Shipping industry urges governments to take forward US$5 billion decarbonization program

As governments come together this week at the IMO to consider important next steps to decarbonize maritime transport, the global shipping industry urgently calls on them to take forward its proposal for an industry-financed, US$5 billion research and development program.

As governments come together this week at the UN International Maritime Organization (IMO) to consider important next steps to decarbonize maritime transport, the global shipping industry urgently calls on them to take forward its proposal for an industry-financed, US$5 billion research and development program, to catalyze the transformation of the industry from dependence on fossil fuels to operating with zero-carbon energy sources.

Although total emissions from shipping are about 7% lower than in 2008, there is a limit to what can be achieved so long as ships remain dependent on fossil fuels and global demand for maritime services continue to grow. The carbon reductions required by the IMO target of reducing total emissions from international shipping by at least 50% by 2050 compared to 2008, will only come from identifying and developing new zero-carbon technologies so that commercially viable zero-carbon ships can begin to operate in the 2030s.

There are several potential solutions, such as hydrogen or ammonia produced from renewable energy sources, but these do not yet exist in a scale or form that can be applied to large ocean-going ships. A host of complex technical questions remain to be answered, including safety, storage, distribution, energy density considerations and lifecycle impacts. 

In short, we do not yet know what the fuels of the future will be.  The shipping industry has therefore proposed a US$5 billion R&D program, to be overseen by IMO and financed through a required R&D contribution of US$2 per ton of marine fuel consumed. The R&D program would be managed through a non-governmental research and development organization – an International Maritime Research and Development Board or IMRB.

The co-sponsors emphasize that for the proposal to work, the R&D contributions need to be

compulsory via an IMO regulation, to ensure that all shipping companies globally contribute, in a fair and equitable manner, and that the necessary funds will be generated to achieve the program’s objectives.

A number of governments are understood to be positive to the proposal, subject to addressing issues such as governance.  The industry is eager to work with governments to ensure that this initiative is implemented as soon as possible and calls on the IMO Marine Environment Protection Committee to support the development of the IMRB concept at its critical meeting starting 16 Nov. 

The IMO 2050 climate targets can only be achieved with the immediate acceleration of zero-carbon fuels and technologies, and the IMRB is a crucial vehicle for driving the progress needed to build a zero-carbon shipping industry.

Highlights of the IMRB proposal:

  • The IMRB would be quasi-independent, subject to IMO Oversight, with the sole duty to accelerate the research and development of low-carbon and zero-carbon fuels, energy sources, propulsion systems and other new GHG reduction technologies, operating under a Charter approved by the IMO.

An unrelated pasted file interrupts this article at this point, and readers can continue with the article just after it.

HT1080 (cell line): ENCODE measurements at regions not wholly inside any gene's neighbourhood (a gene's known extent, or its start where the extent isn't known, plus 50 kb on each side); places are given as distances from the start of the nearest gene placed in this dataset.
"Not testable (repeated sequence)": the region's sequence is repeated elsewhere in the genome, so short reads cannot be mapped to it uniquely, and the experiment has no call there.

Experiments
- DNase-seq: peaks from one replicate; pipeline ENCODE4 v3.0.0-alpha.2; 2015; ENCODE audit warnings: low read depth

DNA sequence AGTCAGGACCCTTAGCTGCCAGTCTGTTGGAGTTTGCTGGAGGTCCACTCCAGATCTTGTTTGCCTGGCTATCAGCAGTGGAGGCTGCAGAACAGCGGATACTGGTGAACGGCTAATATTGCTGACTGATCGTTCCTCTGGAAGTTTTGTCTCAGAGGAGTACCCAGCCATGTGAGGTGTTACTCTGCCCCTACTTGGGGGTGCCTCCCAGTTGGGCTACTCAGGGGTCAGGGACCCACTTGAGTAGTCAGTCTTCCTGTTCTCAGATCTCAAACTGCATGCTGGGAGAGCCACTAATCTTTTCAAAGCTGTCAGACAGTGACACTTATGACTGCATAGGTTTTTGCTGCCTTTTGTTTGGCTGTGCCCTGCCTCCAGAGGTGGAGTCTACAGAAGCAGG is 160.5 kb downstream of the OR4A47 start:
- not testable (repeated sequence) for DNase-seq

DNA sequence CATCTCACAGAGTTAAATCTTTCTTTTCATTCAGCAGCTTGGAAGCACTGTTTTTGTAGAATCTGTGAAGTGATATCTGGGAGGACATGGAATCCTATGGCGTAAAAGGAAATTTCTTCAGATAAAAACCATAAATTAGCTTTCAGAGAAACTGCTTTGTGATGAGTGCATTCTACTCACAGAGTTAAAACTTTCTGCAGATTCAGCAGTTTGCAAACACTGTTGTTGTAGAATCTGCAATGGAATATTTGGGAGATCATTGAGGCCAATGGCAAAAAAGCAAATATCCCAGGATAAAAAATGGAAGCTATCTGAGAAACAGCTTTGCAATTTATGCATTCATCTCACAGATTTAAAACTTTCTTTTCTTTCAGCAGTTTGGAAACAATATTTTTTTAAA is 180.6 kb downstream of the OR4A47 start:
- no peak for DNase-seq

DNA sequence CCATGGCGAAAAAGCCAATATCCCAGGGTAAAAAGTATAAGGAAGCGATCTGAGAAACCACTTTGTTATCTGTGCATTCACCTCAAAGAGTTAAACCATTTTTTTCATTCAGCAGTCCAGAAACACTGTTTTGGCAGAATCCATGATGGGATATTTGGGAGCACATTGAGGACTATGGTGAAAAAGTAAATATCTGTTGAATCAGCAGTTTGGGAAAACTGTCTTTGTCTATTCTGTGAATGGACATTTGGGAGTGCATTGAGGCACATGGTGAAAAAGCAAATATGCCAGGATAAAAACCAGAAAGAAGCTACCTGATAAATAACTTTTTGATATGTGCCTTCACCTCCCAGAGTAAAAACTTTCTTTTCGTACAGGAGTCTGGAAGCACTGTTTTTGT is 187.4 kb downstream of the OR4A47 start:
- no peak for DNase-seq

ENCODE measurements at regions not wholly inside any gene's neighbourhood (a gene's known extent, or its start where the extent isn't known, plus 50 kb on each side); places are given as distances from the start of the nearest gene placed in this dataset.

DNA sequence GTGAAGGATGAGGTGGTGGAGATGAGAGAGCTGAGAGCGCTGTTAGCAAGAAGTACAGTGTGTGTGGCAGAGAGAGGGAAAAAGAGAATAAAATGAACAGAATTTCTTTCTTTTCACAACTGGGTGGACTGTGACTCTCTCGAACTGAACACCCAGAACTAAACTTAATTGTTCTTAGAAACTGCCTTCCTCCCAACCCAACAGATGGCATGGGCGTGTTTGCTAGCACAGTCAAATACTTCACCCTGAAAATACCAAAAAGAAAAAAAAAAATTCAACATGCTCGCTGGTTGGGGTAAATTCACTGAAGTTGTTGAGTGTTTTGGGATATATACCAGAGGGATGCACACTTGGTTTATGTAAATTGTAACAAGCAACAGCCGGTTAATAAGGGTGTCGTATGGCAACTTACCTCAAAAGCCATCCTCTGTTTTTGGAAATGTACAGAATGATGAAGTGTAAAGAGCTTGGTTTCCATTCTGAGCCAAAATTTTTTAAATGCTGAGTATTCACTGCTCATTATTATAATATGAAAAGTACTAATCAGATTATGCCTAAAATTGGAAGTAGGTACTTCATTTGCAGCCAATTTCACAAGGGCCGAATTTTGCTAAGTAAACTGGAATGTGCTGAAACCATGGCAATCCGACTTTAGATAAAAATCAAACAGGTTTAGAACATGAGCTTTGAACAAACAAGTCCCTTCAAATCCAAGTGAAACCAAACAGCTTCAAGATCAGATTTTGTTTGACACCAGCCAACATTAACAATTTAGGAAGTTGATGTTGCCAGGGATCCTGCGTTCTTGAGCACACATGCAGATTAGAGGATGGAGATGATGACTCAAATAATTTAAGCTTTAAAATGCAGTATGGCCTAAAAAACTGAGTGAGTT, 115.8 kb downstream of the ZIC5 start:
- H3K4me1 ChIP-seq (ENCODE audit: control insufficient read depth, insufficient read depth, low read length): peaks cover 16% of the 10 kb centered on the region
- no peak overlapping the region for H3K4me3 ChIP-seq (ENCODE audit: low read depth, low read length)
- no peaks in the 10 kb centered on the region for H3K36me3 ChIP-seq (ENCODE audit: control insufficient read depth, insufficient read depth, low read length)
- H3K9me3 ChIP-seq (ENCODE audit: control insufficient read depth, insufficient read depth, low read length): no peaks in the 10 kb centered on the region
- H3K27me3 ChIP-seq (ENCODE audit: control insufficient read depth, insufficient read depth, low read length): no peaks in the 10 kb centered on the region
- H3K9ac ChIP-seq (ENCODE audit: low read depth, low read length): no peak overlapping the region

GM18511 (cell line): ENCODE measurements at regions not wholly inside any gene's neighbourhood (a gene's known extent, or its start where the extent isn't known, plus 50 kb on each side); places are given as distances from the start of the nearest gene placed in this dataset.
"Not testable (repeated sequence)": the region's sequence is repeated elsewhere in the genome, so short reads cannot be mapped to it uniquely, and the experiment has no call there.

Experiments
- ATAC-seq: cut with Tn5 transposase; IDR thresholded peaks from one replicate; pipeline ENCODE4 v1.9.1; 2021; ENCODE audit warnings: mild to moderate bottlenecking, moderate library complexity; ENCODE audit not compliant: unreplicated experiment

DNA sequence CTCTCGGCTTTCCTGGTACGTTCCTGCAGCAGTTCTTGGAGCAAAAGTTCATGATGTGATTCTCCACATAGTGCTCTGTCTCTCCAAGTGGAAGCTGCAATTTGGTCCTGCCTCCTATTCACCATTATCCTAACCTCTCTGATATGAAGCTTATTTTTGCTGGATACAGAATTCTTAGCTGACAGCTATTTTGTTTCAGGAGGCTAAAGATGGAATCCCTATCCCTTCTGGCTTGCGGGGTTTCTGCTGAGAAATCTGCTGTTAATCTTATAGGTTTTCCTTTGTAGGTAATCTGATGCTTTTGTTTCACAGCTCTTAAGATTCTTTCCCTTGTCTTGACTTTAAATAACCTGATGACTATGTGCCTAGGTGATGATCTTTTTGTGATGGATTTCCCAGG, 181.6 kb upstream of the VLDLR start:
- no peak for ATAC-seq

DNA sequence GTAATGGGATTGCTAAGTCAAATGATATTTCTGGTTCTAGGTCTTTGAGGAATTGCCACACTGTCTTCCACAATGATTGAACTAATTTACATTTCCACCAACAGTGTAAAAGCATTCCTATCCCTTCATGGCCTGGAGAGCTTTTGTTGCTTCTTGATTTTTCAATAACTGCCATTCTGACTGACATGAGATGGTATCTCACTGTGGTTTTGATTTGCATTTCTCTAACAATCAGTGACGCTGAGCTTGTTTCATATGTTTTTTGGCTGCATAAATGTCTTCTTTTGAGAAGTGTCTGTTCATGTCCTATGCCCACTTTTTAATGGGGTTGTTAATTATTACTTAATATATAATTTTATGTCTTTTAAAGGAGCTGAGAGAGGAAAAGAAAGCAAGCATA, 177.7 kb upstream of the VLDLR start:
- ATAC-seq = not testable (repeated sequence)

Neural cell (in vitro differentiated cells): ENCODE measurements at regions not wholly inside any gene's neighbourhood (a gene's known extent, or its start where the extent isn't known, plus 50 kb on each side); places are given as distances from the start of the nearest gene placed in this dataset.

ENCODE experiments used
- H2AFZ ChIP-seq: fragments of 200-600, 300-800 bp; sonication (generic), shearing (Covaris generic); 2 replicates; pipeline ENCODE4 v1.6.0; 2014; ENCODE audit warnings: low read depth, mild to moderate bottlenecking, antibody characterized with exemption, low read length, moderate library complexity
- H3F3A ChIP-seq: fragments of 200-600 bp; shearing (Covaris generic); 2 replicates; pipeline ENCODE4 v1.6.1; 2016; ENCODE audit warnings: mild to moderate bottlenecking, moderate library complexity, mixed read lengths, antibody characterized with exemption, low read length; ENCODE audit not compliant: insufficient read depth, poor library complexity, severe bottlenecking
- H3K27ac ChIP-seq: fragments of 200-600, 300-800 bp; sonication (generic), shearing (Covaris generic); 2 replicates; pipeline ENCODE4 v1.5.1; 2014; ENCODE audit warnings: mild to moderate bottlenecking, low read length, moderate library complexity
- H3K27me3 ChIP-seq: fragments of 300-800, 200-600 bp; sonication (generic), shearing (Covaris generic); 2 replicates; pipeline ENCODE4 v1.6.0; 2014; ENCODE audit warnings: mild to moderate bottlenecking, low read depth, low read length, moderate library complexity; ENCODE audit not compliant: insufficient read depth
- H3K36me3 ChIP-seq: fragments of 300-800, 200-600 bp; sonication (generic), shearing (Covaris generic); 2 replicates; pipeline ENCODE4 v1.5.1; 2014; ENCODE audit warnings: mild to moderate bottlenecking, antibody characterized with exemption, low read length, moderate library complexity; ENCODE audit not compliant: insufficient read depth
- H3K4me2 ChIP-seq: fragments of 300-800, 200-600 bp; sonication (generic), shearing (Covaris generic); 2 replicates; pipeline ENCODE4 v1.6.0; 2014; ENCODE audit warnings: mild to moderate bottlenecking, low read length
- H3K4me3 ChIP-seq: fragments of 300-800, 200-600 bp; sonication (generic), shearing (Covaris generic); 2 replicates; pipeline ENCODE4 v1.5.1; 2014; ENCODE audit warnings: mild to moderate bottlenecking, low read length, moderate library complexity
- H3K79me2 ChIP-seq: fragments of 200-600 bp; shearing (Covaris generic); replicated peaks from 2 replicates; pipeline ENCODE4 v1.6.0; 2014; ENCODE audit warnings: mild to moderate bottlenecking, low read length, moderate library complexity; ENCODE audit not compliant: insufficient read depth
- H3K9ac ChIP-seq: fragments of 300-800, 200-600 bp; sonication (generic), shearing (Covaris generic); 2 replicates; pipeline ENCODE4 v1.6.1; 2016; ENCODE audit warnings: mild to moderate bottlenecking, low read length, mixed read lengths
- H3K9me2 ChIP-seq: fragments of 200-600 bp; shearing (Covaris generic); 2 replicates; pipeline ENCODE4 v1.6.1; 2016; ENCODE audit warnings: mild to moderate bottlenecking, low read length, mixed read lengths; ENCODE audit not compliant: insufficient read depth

• An International Maritime Research Fund (IMRF) would provide industry financing for the IMRB research and development program, collecting about US$5 billion over a ten-year period via contributions of US$2 per ton of fuel consumed by every ship.
  • Other relevant stakeholders such as energy suppliers, technology companies, research and development institutions and foundations would be welcome to participate and contribute to the International Maritime Research Board and its work.
  • The IMRB is designed to work itself out of a job in 10-15 years by delivering research and development projects that will then allow commercial entities to provide the technologies and services that will move proven technologies into the global fleet by the 2030s, so that the IMO target for 2050 can be achieved.
  • The shipping industry organizations behind the proposal emphasize that the US$2 contribution is not to be seen as a market-based CO2 reduction measure as it would only exist for a defined technical purpose – the acceleration of R&D for zero-carbon propulsion systems.

The shipping industry organizations making this proposal, which collectively represent all sectors and trades and over 90% of the world merchant fleet, are BIMCO, Cruise Lines International Association, INTERCARGO, INTERFERRY, International Chamber of Shipping, INTERTANKO, International Parcel Tankers Association and World Shipping Council.

Share on facebook
Share on twitter
Share on linkedin
Share on whatsapp
Share on email


A team of dedicated journalists whose mission is to advocate for ethics and transparency in the maritime industry.

More Stories from Maritime Fairtrade

Seafarers feel wages are stagnating

Seafarers feel wages are stagnating

According to the latest Seafarers Happiness Index for Q1 2021, seafarers’ satisfaction with wage levels is on the rise and has increased across a year

Donate to Maritime Fairtrade

Your support helps sustain our extraordinary level of research and publication, enabling millions of readers to learn more about the maritime industry and make informed decisions. Thank you for your support.

This is a secure webpage.
We do not store your credit card information.